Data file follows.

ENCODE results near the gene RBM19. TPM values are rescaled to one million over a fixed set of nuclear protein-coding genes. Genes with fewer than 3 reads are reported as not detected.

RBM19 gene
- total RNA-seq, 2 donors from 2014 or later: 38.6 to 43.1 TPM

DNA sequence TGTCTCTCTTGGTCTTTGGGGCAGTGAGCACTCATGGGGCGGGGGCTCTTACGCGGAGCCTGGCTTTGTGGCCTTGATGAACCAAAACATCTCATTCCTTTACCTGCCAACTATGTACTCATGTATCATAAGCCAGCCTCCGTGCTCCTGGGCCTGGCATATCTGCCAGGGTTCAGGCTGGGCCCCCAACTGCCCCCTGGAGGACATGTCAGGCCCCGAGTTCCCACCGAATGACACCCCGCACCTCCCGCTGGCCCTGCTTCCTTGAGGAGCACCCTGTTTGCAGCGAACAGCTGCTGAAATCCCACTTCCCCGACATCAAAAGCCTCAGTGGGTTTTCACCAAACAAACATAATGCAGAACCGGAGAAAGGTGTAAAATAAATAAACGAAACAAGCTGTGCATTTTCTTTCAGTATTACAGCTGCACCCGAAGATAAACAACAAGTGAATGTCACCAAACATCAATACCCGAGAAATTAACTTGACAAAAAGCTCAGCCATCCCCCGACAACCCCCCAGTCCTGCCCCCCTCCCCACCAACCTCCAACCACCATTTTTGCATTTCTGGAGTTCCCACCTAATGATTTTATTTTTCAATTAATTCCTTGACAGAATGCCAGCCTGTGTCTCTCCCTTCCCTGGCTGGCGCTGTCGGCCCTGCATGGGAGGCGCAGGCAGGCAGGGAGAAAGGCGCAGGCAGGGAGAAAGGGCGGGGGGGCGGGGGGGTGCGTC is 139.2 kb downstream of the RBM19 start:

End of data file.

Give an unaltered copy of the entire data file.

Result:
ENCODE results near the gene RBM19. TPM values are rescaled to one million over a fixed set of nuclear protein-coding genes. Genes with fewer than 3 reads are reported as not detected.

RBM19 gene
- total RNA-seq, 2 donors from 2014 or later: 38.6 to 43.1 TPM

DNA sequence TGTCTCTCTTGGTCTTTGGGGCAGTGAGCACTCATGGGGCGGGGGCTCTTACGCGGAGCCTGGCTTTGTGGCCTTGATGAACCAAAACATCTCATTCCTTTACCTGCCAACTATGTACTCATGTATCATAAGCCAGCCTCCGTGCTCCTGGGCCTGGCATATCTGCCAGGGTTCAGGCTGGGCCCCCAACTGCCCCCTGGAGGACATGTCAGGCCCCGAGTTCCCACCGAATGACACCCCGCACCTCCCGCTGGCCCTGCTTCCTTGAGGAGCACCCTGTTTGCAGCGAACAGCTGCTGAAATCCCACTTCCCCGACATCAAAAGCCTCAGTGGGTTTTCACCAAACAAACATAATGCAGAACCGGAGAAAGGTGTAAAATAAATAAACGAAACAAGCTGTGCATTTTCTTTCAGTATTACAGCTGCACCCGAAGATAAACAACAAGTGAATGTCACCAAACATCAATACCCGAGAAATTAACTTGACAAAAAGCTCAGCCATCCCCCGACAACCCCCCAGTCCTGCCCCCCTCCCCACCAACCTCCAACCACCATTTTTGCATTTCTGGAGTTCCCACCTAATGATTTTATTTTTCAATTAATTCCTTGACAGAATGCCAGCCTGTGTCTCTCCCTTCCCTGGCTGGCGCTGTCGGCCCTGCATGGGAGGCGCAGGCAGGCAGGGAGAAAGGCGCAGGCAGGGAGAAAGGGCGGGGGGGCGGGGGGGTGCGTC is 139.2 kb downstream of the RBM19 start: